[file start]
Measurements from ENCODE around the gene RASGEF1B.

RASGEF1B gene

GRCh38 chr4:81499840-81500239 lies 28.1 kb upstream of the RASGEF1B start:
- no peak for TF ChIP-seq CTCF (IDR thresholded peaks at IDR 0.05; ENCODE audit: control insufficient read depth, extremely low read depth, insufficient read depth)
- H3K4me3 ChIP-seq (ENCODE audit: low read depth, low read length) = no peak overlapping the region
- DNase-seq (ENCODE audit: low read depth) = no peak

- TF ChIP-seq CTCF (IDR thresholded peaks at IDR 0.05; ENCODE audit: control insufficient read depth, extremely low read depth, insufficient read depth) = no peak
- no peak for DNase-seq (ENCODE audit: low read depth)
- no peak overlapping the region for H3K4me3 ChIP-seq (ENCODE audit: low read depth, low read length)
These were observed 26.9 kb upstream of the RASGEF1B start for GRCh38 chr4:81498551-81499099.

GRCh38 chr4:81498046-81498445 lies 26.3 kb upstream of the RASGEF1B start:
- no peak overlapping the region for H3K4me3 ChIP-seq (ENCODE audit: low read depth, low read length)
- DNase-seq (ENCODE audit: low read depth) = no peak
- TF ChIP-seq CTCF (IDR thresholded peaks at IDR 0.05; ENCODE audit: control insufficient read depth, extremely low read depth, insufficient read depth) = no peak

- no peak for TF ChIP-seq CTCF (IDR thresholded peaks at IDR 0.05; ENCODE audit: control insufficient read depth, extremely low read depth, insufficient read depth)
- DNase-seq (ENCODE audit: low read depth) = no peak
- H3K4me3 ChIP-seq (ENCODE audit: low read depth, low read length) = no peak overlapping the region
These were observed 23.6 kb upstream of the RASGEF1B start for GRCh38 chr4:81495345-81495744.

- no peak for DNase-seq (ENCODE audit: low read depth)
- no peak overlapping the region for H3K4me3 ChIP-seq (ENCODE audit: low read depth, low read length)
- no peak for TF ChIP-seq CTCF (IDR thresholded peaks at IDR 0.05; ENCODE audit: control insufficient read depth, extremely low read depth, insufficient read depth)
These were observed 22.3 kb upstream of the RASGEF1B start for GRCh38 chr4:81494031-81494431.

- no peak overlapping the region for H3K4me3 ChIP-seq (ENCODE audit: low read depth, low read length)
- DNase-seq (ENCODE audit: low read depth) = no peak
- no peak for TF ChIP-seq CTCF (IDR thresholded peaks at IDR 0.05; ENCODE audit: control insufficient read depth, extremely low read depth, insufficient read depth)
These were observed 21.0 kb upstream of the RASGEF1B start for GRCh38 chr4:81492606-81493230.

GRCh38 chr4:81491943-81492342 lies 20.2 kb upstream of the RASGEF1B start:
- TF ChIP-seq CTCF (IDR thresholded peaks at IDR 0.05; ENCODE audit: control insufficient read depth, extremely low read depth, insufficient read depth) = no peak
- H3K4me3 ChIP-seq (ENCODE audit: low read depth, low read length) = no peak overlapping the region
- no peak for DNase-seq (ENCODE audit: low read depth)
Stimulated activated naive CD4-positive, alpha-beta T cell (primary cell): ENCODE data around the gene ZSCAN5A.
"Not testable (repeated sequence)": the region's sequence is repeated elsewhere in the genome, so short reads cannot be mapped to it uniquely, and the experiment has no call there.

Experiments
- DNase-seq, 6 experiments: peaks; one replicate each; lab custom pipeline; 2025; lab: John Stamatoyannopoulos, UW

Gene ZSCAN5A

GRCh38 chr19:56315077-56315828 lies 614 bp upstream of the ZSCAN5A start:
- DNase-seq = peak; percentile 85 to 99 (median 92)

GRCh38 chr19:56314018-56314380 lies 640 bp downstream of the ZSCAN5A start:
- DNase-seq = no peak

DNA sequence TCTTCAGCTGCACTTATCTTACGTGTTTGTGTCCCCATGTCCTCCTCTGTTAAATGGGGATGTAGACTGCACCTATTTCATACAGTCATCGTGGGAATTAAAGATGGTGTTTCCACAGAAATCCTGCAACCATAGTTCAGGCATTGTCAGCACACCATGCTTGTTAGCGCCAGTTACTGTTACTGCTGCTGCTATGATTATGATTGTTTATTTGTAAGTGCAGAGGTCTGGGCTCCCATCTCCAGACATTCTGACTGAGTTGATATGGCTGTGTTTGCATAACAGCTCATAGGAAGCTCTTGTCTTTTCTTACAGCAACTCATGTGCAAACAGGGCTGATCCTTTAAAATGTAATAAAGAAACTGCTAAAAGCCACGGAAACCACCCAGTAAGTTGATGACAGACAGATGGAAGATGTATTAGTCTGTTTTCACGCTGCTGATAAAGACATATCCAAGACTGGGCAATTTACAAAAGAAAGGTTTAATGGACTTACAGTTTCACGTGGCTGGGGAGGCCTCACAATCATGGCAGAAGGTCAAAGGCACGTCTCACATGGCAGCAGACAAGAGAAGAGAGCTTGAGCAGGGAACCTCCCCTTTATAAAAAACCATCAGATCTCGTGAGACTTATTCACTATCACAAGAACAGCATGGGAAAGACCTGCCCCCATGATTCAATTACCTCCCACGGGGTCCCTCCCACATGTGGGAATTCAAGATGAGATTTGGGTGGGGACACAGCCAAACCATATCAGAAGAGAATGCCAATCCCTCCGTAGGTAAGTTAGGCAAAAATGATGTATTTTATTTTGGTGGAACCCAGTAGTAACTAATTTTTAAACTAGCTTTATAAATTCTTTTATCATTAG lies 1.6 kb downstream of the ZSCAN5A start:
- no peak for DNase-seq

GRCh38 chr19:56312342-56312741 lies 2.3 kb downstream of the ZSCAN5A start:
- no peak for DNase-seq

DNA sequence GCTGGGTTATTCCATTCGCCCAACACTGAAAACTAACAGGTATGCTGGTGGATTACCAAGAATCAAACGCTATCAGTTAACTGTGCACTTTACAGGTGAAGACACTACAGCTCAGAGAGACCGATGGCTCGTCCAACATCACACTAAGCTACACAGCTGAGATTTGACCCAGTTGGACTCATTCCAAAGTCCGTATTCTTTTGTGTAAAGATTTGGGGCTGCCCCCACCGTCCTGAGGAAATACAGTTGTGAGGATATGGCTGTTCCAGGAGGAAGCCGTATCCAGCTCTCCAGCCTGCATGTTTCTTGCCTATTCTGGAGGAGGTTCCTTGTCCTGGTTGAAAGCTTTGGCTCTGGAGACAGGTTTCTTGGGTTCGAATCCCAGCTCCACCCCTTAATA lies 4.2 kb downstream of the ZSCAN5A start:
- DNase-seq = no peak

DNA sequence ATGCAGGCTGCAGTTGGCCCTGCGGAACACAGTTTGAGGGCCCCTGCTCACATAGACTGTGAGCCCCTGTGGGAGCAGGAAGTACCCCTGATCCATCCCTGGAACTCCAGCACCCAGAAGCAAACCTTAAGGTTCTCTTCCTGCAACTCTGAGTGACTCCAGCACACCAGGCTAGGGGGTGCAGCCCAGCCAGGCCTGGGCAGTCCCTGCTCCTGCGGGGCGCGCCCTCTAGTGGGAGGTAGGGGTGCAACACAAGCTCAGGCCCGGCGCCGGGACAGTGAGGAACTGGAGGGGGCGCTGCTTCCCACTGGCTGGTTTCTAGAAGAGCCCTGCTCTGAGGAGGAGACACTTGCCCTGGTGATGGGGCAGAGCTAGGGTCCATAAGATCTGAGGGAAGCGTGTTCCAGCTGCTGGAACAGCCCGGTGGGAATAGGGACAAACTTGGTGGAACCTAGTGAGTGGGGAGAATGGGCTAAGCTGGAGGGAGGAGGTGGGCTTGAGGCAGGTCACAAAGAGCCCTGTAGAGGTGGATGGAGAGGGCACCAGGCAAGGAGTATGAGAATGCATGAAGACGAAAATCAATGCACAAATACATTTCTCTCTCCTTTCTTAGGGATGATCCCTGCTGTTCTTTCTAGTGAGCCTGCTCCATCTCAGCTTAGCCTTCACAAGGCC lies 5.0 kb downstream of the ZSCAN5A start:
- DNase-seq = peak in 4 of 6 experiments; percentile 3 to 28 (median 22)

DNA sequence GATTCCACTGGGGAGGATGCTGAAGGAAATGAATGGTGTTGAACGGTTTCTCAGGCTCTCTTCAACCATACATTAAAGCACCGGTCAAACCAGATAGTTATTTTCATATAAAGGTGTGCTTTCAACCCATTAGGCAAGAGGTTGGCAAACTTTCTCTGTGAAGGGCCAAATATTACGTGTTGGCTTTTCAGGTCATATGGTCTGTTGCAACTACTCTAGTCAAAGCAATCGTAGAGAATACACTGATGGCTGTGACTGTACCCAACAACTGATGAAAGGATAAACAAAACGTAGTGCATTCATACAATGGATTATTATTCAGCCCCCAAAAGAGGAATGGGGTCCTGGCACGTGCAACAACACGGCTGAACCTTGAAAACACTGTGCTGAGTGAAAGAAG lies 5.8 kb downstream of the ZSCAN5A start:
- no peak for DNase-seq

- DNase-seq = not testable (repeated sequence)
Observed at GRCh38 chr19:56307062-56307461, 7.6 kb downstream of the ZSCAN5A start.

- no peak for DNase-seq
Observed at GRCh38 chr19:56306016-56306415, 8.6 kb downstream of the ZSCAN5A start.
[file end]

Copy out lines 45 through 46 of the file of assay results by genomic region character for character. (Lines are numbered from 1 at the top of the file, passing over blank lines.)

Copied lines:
- DNase-seq = no peak

DNA sequence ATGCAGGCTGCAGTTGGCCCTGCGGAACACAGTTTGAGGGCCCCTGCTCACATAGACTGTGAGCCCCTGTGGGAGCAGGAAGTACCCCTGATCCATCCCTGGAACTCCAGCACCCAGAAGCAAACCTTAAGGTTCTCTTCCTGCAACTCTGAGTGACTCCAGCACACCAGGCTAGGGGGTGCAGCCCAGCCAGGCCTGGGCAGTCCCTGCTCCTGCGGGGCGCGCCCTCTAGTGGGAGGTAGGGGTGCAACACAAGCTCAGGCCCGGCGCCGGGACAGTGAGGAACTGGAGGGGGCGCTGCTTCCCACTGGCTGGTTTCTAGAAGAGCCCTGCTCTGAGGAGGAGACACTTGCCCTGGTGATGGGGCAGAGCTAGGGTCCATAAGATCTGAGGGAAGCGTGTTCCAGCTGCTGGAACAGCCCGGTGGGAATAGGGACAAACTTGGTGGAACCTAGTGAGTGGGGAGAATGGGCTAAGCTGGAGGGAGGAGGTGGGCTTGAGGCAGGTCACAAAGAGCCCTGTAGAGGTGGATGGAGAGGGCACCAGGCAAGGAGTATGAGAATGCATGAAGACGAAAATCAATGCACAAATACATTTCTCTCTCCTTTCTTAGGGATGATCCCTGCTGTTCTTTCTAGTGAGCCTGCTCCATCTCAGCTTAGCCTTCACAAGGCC lies 5.0 kb downstream of the ZSCAN5A start: